Sanjay Kalra ( Department of Endocrinology, Bharti Hospital & BRIDE, Karnal, India. )
Hitesh Punyani ( Department of Diabetology, Chaitanya Cardio Diabetes Centre, New Delhi, )
Nitin Kapoor ( Department of Endocrinology, Diabetes and Metabolism, Christian Medical College, Vellore (TN) -632004, India, and Non Communicable Disease Unit, Melbourne School of Population and Global Health, Faculty of Medicine, Dentistry and Health Sciences, University of Melbourne, Melbourne, Victoria, Australia. )
While guidelines recommend 30 to 60 minutes of physical activity daily, in order to manage diabetes or lose weight, it is difficult to motivate patients to do so. A wide variety of factors, ranging from biomedical (metabolic and musculoskeletal) to psychological and social, contribute to this. This communication describes socially accepted indigenous forms of physical activity, exercise and sports, which are easy to initiate and sustain. This information empowers physicians and other health care professionals to encourage lifestyle modification in a person-centred, community-oriented manner.
Keywords: Exercise, Lifestyle modification, Obesity, Physical activity, Sports, Type 1 diabetes, Type 2 diabetes.
Diabetes is becoming more and more frequent in South Asia, as in other parts of the world.1 The first line therapy of diabetes is lifestyle modification, which includes structured physical activity. At least 30 minutes of exercise daily is recommended in order to manage obesity, and this requirement doubles if one wishes to lose weight. While this fact is known to most practitioners, few are able to motivate their patients to exercise regularly.
Multiple factors play a role in preventing persons living with diabetes from exercising. These include biomedical factors such as poor physical conditioning, poor cardiorespiratory reserve, joint and bone dysfunction, sarcopenia, and mechanical obstruction due to obesity.2 Psychological factors include lack of will power, perceived lack of ability to exercise, and perceived lack of benefits of exercise. Social factors play an important role, especially in the South Asian context. South Asian society offers little encouragement or incentive to exercise, and there are few opportunities for physical activity or sports in a safe manner. Especially for girls and women. The entire socio-environmental milieu is such that it becomes challenging for the person living with diabetes to begin, and then maintain, a proper exercise regimen.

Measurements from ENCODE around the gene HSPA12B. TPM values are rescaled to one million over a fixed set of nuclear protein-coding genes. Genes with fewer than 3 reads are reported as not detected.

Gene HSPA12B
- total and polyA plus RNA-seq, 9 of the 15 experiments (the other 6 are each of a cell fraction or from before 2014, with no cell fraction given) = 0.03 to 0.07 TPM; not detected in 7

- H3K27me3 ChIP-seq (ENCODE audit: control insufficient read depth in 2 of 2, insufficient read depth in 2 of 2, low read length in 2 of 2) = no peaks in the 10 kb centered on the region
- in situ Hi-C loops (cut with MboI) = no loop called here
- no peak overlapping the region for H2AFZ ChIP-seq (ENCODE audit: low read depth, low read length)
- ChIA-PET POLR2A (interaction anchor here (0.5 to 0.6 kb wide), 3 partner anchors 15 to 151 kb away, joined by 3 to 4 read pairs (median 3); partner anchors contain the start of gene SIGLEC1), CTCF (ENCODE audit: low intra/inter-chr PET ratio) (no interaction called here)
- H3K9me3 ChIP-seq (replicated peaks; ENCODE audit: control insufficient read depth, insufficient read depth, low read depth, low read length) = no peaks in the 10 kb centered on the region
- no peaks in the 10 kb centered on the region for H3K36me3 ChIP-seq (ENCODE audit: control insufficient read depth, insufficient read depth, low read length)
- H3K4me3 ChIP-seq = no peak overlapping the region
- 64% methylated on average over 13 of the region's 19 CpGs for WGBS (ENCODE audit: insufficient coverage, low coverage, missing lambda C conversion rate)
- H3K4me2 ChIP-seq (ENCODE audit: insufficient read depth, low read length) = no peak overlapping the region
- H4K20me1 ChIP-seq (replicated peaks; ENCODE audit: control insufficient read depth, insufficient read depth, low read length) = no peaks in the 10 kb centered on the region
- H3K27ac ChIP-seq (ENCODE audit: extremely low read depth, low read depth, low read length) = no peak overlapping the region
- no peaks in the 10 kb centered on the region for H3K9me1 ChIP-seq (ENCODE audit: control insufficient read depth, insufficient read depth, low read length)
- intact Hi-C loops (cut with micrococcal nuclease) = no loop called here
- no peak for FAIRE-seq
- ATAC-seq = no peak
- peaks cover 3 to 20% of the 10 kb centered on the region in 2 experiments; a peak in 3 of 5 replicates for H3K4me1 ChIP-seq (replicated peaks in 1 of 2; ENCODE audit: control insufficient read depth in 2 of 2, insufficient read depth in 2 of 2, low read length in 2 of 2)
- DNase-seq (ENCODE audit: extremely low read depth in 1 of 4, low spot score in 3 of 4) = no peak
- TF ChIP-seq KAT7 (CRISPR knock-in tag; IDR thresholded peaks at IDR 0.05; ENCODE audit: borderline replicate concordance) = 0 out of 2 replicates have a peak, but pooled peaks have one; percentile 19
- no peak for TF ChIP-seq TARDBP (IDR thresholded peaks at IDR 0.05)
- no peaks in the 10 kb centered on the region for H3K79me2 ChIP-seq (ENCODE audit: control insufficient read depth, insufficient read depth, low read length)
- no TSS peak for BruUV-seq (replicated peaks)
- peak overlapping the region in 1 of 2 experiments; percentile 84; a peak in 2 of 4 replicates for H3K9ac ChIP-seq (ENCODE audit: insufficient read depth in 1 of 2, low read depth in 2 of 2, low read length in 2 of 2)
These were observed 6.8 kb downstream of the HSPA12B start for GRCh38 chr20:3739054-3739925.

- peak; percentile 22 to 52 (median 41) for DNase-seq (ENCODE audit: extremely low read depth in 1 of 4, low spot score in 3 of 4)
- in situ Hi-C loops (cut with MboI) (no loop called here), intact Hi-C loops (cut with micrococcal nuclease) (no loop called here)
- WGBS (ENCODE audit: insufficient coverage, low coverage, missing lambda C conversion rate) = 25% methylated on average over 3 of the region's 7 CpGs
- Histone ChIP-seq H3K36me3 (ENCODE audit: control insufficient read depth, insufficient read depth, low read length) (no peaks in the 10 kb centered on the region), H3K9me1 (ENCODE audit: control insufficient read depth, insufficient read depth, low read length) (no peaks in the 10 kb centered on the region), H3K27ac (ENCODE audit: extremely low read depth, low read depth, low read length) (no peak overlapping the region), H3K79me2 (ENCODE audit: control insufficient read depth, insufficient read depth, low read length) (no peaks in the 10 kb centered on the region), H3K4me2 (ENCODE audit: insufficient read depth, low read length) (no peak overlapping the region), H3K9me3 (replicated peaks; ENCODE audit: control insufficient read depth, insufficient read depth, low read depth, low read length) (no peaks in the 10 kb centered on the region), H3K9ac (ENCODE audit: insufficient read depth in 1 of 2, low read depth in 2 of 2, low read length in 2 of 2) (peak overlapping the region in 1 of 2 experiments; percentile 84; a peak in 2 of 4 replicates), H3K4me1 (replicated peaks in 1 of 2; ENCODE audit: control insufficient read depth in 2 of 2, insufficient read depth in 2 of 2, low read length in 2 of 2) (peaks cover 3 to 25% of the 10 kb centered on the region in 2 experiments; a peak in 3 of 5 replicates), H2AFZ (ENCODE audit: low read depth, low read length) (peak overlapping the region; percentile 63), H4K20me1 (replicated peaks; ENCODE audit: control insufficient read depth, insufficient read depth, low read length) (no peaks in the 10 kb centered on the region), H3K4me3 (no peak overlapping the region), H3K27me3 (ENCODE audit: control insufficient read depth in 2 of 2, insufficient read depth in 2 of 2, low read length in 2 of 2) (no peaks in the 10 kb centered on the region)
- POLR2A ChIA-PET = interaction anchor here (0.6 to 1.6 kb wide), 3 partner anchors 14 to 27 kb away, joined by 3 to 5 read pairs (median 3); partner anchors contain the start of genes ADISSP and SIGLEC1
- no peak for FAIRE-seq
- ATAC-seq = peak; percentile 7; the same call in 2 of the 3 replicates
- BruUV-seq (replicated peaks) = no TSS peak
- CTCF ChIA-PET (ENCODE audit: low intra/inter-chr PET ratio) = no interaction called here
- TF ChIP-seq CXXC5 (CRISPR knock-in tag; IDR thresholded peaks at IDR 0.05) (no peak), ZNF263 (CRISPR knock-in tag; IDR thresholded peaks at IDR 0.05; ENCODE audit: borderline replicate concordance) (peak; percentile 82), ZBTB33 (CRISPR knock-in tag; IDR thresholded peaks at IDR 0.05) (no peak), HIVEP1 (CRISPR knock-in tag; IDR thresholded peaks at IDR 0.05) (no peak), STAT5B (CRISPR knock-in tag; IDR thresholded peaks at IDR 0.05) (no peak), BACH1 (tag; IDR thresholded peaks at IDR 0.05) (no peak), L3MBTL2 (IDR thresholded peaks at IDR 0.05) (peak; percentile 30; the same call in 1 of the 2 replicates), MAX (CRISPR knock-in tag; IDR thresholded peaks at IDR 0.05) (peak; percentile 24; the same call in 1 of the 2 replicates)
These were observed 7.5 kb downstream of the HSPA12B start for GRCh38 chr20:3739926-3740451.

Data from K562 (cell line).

Motivation strategies to combat obesity have been discussed earlier in this journal.3 The same approach can be used in persons living with obesity. Remember to follow a hierarchy (begin with flexibility and balance exercises, followed by aerobics, and lastly resistance exercises) in an exercise-naïve individual.2
At times however, these tactics are insufficient. The astute physician should be able to tap into the psychosocial strength and resilience of the individual, and utilize these for motivation4 (Table-1). This requires in depth knowledge of the psychological as well as sociocultural background of the person. The role of a good diabetes educator and the importance of enrolling patients into a peer support programme is of paramount importance in helping a patient to initiate and start exercise.
We suggest some methods of indigenous and socially acceptable exercises, which can be advised to persons living with diabetes (Table-2). Do remember to advise these to the entire family, as they will work in both prevention and management of the syndrome. Our suggestions incorporate socially appropriate interventions, while using religion or family bonding as a motivational tool. Each individual will have his or her own unique motivational factors, and it is up to the physician to assess, explore, identify and utilize these factors to operationalise exercise regimens.
We highlight the special care needed for persons living with diabetes to initiate, incorporate and indefinitely maintain exercise regimens. We suggest indigenous forms of physical activity which can be suggested in a South Asian context, and hope that this will encourage physicians to begin exercise prescription.
1. Glovaci D, Fan W, Wong ND. Epidemiology of diabetes mellitus and cardiovascular disease. Curr. Cardiol. Rep.. 2019; 21:1-8.
2. Kalra S, Mandlekar A, Kapoor N. Exercise therapy for the exercise naïve: The first step in obesity management. J Pak Med Assoc 2021; 71:2828-30.
3. Kalra S, Arora S, Kapoor N. The motivation-opportunity-capability model of behavioural therapy-the vital component of effective patient centric obesity management. J Pak Med Assoc 2021; 71:1900-1.
4. Unnikrishnan AG, Kalra S, Garg MK. Preventing obesity in India: Weighing the options. Ind J Endocr Metab 2012; 16:4-6.